In last week’s column, I identified the six micro real estate markets in Lake and Sumter counties. This week’s column focuses on the primary buyers in those markets. Just like the various micro markets it these two counties, there is an eclectic group of buyers, which makes this market a real challenge for real estate agents. The most important aspect for the local buyer or seller is that they hire the right real estate agent and broker for the property. Depending on the buyer and where the property is located, there are real estate professionals who have experience, which can be the difference in the price and speed of the real estate transaction.
Real estate and construction professionals in Lake and Sumter counties are frequently asked, “How is the real estate market?” This is a completely fair question given the concern most people have for the economy and the memories of the housing crash during the Great Recession. The dilemma is that it portends there is just one real estate market for our local area when it is actually a collage of six micro real estate markets, each of which is unique and able to perform totally different than the others. What many people who are trying to buy or sell real estate in Lake and Sumter counties don’t understand is these properties can be within a mile of one another, yet the demand and pricing equation can be dramatically different. Proximity necessity does not equate to commonality.
Growing up, the worst aspect of working in the yard was getting the gas, checking the oil, cleaning the spark plug and praying with each pull of the rip cord that your mower, trimmer or edger would start. Sweat rolling down your face as you tried to figure out, “Do I pull the choke in or out?” Because of the hassles and unreliability of lawn equipment, many people — especially the elderly and ladies — conceded to the expense of hiring someone to do the work for them.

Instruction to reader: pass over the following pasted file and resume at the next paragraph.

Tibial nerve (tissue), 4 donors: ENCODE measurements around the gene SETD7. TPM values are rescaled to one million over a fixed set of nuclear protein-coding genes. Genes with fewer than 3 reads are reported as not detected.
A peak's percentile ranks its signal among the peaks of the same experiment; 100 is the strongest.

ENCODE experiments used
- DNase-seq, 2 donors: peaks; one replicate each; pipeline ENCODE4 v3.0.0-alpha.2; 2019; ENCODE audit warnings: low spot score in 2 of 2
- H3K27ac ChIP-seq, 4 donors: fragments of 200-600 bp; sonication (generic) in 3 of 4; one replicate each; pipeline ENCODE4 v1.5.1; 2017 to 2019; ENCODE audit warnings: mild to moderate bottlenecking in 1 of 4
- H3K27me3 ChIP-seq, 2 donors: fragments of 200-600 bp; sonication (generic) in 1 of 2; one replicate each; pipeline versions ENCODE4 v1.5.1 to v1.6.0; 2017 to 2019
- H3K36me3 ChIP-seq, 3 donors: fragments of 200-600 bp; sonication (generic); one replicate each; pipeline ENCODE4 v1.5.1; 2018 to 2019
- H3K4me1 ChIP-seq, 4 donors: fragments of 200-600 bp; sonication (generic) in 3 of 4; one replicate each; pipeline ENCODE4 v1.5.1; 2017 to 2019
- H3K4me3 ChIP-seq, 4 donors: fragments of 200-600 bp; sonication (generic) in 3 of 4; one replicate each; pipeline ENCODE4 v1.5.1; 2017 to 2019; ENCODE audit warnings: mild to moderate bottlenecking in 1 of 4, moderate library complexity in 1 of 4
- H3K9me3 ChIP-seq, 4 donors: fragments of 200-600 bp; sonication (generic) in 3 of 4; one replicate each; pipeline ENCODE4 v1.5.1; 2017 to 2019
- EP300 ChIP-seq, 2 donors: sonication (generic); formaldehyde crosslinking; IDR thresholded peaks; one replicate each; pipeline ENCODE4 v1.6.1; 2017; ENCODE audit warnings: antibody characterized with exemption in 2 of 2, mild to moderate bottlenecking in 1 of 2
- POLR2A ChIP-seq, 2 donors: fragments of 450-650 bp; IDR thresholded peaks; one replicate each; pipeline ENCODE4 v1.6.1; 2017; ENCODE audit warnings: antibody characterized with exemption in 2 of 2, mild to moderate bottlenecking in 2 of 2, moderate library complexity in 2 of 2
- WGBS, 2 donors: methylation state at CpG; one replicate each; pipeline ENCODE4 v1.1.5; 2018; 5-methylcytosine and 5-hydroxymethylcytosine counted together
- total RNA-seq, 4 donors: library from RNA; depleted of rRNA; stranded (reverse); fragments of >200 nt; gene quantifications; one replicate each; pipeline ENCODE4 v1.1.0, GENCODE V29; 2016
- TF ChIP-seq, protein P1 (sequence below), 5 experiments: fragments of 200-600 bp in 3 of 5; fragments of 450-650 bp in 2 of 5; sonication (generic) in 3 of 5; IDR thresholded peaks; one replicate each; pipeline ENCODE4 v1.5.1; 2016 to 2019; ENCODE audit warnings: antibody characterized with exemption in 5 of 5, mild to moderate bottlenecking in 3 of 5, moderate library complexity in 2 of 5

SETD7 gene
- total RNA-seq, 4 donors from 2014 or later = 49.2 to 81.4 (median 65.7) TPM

The goal of this column is to provide homeowners with construction tips, which prevent problems and disputes with construction professionals. With that said, the construction and service industries are barraged daily with complaints, disagreements, disputes and anger. Normally, these disputes are resolved as tempers cool down and the need by all sides to complete the project outweighs the bruised egos when the homeowner or provider capitulate. Most complaints are due to poorly written contracts, poor note taking, and a breakdown in communication between the parties who don’t understand the terminology.
Daily, there are stories told of homeowners and seniors being ripped off by scam contractors, repairmen, and unlicensed builders. In most cases, the homeowners missed obvious warning signs by paying for the job up front, not verifying license and insurance information or simply believing everything told to them without verifying the facts. Don’t misunderstand, it is never the homeowner’s fault they got ripped off. However, bad people are everywhere. You can become their prey if you let your guard down. Remember President Ronald Regan’s mantra, “Trust but verify.”